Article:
Analysis: The trial court determination of juror dismissal for cause based on bias is reviewed deferentially. The court overrules its prior intimation, Nyberg v. State, 75 Wis. 2d 400, 249 N.W.2d 524 (1997), that a trial court must remove a juror upon reasonable suspicion of bias. Instead, bias must be "manifest" before the trial court's determination may be overruled. Thus, a trial court has "broad discretion in this area of law." The court employs a new test for juror bias: "(A) prospective juror's bias is 'manifest' whenever a review of the record: (1) does not support a finding that the prospective juror is a reasonable person who is sincerely willing to put aside an opinion or prior knowledge; or (2) does not support a finding that a reasonable person in the juror's position could set aside the opinion or prior knowledge." Application here: The trial court erred as matter of law in failing to strike the juror. Despite instructional efforts, the juror persisted in expressing a belief that a defendant who fails to testify is guilty. At most, he "probably" could set this opinion aside.. In sum, the juror failed "to indicate a sincere willingness to set aside his bias." The court cautions, however, that its conclusion might be different had the juror's bias not involved "such an essential constitutional right" as the privilege against compelled self-incrimination. And, a three-justice concurrence underscores this point: "We are not here dealing with whether a juror can accept the court's instructions on some mundane area of law. We are dealing with fundamental rights." Bablitch, J., conc. (But the holding also advises circuit courts "to err on the side of striking jurors who appear to be biased," even if the failure to strike would be upheld on appeal.) The court declines the state's invitation to overrule State v. Ramos, 211 Wis. 2d 12, 564 N.W.2d 328 (1997), a decision which requires a new trial, "(b)ecause Ferron was compelled to use one of his statutorily granted peremptory challenges to correct the circuit court's error of law."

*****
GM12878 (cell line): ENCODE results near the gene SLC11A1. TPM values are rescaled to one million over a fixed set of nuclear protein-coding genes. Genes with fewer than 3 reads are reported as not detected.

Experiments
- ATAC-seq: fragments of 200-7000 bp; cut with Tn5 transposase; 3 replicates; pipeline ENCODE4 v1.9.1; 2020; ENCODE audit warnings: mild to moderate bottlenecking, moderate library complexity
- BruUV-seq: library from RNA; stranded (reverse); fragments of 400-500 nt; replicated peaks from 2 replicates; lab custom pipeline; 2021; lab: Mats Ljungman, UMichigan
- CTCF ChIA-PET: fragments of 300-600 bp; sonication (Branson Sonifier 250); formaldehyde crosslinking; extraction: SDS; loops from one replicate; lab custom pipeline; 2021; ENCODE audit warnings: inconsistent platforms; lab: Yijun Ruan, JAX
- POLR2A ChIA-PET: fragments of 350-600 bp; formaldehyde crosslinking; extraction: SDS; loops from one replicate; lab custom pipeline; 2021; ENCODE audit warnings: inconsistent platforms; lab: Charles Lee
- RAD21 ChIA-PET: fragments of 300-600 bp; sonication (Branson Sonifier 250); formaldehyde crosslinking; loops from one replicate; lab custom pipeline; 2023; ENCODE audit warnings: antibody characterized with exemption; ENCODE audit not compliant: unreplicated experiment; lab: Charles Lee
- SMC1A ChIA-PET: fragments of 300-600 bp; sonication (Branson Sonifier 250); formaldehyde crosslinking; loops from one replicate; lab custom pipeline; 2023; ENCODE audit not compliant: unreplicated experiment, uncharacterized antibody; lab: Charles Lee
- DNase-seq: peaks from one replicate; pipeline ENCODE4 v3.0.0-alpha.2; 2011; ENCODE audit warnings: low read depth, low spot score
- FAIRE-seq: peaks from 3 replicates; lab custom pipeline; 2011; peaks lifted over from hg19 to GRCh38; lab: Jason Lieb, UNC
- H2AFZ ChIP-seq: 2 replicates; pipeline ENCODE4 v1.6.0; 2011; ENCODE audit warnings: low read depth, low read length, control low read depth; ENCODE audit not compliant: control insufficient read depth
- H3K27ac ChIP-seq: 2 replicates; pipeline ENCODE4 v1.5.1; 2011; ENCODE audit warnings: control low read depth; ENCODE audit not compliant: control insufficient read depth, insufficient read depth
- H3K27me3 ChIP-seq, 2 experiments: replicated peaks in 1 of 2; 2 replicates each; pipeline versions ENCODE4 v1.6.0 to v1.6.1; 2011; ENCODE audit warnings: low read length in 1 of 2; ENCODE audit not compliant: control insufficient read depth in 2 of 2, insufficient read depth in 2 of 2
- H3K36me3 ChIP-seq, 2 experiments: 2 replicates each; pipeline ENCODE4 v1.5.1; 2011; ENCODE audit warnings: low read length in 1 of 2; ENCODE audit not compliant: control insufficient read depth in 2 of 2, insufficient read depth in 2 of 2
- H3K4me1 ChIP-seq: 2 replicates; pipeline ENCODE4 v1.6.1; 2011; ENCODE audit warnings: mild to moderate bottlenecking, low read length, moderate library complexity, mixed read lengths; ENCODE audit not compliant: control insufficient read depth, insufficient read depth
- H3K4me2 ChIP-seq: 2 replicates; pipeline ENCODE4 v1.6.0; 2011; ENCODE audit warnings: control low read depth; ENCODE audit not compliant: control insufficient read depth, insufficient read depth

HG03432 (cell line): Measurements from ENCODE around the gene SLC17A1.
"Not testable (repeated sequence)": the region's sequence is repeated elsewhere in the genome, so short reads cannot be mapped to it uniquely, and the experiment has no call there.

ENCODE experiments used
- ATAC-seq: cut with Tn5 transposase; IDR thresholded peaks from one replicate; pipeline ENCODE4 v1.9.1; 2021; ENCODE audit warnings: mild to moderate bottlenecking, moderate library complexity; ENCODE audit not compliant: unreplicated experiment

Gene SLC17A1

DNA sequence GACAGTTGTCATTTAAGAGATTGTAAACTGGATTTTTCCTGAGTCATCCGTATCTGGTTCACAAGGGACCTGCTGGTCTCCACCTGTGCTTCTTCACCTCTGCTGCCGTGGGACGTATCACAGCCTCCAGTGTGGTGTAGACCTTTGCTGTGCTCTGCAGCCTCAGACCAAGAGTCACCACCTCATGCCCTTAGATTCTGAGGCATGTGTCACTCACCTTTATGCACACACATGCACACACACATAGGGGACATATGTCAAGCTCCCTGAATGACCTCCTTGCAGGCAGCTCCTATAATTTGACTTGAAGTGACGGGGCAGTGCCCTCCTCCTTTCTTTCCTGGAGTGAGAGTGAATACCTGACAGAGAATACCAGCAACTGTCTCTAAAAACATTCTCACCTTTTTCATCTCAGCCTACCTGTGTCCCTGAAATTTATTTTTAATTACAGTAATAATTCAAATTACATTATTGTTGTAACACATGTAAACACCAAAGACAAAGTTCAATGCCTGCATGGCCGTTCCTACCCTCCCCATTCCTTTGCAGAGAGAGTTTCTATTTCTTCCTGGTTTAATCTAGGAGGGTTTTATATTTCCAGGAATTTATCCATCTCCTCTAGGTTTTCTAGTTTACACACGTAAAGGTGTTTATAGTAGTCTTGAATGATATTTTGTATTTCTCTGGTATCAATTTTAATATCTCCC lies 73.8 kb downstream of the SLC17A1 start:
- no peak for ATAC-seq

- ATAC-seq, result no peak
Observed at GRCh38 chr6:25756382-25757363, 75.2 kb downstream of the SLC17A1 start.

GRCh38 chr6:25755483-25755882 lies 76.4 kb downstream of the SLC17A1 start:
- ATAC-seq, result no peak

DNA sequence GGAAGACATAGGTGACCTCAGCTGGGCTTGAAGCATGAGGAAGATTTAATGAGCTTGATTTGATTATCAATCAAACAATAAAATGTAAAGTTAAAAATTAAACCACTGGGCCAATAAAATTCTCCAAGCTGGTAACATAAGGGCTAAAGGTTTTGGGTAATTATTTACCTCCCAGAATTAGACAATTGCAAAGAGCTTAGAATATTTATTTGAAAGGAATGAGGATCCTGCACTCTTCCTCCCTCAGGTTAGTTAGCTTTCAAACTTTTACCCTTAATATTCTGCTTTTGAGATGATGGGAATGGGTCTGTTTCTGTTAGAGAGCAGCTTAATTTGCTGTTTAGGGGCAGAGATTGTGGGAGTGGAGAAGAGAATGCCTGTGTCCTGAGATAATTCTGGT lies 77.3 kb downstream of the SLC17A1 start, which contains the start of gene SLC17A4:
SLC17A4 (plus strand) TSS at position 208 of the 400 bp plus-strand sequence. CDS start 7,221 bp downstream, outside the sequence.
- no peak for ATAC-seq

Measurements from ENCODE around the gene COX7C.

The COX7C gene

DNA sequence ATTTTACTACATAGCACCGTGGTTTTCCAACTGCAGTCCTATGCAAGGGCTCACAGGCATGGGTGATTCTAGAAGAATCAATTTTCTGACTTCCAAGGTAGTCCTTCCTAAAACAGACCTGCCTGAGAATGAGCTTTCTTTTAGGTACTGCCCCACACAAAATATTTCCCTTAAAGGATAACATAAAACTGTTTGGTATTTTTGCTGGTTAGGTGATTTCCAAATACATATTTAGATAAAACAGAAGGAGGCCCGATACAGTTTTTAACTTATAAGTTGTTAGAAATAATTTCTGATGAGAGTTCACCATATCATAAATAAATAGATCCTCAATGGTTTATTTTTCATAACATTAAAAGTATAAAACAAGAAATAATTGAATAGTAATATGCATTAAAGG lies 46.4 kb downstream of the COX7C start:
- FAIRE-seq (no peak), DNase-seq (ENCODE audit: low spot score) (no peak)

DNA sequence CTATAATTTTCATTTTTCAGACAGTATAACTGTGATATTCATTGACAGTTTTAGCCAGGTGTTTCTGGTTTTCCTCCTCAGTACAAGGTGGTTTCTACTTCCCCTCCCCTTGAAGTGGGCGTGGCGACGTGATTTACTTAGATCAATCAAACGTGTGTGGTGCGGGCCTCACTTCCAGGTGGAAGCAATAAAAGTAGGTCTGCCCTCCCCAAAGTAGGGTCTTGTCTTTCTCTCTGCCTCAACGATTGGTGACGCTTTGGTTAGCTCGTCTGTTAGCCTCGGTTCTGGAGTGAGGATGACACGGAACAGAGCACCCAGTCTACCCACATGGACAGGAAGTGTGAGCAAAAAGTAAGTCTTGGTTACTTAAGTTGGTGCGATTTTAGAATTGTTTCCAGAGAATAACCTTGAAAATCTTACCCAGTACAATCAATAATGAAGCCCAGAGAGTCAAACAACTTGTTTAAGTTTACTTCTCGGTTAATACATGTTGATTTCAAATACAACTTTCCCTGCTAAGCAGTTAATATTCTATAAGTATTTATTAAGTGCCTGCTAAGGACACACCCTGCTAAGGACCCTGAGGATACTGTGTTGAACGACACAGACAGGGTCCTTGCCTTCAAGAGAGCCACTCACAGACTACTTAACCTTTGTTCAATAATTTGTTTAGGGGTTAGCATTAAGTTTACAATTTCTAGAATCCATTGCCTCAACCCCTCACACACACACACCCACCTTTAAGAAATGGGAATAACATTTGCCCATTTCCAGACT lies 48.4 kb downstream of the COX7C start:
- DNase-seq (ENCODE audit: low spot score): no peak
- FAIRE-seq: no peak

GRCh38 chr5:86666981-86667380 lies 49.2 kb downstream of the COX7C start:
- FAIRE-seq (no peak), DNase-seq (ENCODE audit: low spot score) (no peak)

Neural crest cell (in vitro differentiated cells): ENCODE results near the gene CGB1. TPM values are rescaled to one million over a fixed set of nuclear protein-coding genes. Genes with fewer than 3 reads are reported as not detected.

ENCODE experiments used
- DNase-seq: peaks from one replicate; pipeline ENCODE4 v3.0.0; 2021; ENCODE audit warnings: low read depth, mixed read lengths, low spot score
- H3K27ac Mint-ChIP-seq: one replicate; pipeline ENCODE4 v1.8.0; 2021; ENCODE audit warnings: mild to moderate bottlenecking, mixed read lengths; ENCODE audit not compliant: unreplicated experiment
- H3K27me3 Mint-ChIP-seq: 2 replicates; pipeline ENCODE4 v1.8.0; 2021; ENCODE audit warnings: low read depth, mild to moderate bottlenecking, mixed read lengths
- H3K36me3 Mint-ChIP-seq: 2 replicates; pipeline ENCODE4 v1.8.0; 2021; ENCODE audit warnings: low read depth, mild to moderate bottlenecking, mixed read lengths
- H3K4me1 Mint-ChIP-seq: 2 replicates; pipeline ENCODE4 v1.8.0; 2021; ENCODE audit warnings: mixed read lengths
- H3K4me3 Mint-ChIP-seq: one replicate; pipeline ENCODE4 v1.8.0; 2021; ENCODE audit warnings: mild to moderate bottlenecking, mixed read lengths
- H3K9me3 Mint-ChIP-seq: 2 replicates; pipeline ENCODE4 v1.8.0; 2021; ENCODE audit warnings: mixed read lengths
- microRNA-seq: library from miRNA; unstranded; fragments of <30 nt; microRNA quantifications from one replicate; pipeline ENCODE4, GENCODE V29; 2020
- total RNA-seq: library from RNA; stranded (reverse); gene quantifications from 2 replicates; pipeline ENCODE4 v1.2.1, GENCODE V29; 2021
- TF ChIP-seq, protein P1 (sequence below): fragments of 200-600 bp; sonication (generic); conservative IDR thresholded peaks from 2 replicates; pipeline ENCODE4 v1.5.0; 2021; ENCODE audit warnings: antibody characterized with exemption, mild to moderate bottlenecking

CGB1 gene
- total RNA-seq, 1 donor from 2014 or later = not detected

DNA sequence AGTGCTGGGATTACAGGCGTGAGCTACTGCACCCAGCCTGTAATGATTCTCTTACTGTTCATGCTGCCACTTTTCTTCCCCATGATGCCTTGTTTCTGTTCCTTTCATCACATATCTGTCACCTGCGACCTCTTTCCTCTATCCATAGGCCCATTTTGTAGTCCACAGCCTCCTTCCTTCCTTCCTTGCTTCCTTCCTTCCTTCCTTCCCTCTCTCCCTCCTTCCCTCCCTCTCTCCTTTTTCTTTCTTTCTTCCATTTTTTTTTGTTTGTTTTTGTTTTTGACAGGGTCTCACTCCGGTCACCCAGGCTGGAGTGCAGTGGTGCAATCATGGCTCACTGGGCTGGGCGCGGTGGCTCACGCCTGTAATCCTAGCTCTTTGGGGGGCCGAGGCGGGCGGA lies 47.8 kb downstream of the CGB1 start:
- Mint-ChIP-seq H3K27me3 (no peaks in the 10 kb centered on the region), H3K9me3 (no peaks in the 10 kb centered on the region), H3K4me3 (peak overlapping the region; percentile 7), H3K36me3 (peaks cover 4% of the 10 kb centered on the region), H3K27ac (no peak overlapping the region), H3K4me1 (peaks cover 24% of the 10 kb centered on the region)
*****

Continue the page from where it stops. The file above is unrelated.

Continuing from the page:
Bias / Disqualification - Juror's Equivocations of Fairness
State v. Richard A.P., 223 Wis.2d 777, 589 N.W.2d 674 (Ct. App. 1998).
For Richard: Robert Henak.